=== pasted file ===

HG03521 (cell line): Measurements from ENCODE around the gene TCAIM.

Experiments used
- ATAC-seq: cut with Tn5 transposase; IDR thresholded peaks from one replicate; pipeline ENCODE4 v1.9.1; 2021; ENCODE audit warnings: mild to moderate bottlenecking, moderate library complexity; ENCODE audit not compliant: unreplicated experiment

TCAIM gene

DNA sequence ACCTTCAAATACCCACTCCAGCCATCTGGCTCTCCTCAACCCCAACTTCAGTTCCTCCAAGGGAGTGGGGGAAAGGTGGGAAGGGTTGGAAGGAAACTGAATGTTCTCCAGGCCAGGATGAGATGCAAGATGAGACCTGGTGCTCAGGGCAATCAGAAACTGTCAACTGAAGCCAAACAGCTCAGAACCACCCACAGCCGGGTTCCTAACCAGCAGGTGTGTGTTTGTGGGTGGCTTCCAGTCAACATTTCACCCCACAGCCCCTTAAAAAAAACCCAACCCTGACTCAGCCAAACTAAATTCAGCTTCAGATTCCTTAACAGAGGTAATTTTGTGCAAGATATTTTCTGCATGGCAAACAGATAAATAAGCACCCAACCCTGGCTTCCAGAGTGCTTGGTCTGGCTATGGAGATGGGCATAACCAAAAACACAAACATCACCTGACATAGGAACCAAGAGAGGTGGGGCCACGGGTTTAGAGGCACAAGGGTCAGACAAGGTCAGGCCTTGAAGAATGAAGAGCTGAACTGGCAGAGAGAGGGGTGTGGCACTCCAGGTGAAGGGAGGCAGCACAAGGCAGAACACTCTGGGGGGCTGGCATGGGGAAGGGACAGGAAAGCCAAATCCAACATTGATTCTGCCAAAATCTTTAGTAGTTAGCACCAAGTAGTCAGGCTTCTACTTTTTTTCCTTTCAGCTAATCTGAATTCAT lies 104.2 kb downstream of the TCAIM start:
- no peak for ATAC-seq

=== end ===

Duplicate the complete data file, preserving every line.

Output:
HG03521 (cell line): Measurements from ENCODE around the gene TCAIM.

Experiments used
- ATAC-seq: cut with Tn5 transposase; IDR thresholded peaks from one replicate; pipeline ENCODE4 v1.9.1; 2021; ENCODE audit warnings: mild to moderate bottlenecking, moderate library complexity; ENCODE audit not compliant: unreplicated experiment

TCAIM gene

DNA sequence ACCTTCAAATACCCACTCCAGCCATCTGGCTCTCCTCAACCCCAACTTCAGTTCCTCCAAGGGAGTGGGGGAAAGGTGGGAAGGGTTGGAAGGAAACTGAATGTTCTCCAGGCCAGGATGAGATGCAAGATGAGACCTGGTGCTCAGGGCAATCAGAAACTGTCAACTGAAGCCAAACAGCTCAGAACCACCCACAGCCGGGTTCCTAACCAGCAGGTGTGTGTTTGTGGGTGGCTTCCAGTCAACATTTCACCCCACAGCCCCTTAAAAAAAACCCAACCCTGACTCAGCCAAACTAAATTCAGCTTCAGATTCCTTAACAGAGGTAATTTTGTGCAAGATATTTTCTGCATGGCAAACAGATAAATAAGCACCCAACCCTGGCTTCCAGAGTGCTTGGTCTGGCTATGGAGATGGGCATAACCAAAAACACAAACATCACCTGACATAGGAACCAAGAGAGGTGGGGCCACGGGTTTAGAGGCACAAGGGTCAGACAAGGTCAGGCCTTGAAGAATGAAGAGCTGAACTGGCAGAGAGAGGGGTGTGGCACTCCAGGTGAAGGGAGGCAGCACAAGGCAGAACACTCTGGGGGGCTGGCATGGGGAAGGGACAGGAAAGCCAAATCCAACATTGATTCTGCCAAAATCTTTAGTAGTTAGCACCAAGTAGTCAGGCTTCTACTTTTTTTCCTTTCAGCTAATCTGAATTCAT lies 104.2 kb downstream of the TCAIM start:
- no peak for ATAC-seq